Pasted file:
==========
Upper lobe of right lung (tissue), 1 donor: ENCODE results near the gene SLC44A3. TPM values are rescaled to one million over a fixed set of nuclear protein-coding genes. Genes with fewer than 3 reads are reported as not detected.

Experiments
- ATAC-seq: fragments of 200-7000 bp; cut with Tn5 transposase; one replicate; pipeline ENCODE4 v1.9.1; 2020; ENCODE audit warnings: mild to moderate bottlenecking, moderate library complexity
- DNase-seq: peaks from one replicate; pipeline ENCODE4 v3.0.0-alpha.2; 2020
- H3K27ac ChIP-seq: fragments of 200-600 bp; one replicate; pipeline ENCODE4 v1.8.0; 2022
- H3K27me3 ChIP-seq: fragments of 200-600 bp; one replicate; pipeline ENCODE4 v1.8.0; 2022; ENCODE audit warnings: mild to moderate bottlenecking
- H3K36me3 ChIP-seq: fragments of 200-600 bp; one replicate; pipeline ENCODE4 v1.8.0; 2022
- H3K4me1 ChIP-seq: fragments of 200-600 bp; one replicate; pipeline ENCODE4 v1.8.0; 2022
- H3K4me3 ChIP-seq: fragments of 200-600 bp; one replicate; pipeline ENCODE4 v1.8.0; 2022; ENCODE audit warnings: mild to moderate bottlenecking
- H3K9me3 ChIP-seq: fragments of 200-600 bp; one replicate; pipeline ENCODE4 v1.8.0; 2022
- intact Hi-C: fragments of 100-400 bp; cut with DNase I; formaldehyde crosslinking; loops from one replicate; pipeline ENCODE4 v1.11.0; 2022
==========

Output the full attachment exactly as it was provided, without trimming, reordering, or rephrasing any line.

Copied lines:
Upper lobe of right lung (tissue), 1 donor: ENCODE results near the gene SLC44A3. TPM values are rescaled to one million over a fixed set of nuclear protein-coding genes. Genes with fewer than 3 reads are reported as not detected.

Experiments
- ATAC-seq: fragments of 200-7000 bp; cut with Tn5 transposase; one replicate; pipeline ENCODE4 v1.9.1; 2020; ENCODE audit warnings: mild to moderate bottlenecking, moderate library complexity
- DNase-seq: peaks from one replicate; pipeline ENCODE4 v3.0.0-alpha.2; 2020
- H3K27ac ChIP-seq: fragments of 200-600 bp; one replicate; pipeline ENCODE4 v1.8.0; 2022
- H3K27me3 ChIP-seq: fragments of 200-600 bp; one replicate; pipeline ENCODE4 v1.8.0; 2022; ENCODE audit warnings: mild to moderate bottlenecking
- H3K36me3 ChIP-seq: fragments of 200-600 bp; one replicate; pipeline ENCODE4 v1.8.0; 2022
- H3K4me1 ChIP-seq: fragments of 200-600 bp; one replicate; pipeline ENCODE4 v1.8.0; 2022
- H3K4me3 ChIP-seq: fragments of 200-600 bp; one replicate; pipeline ENCODE4 v1.8.0; 2022; ENCODE audit warnings: mild to moderate bottlenecking
- H3K9me3 ChIP-seq: fragments of 200-600 bp; one replicate; pipeline ENCODE4 v1.8.0; 2022
- intact Hi-C: fragments of 100-400 bp; cut with DNase I; formaldehyde crosslinking; loops from one replicate; pipeline ENCODE4 v1.11.0; 2022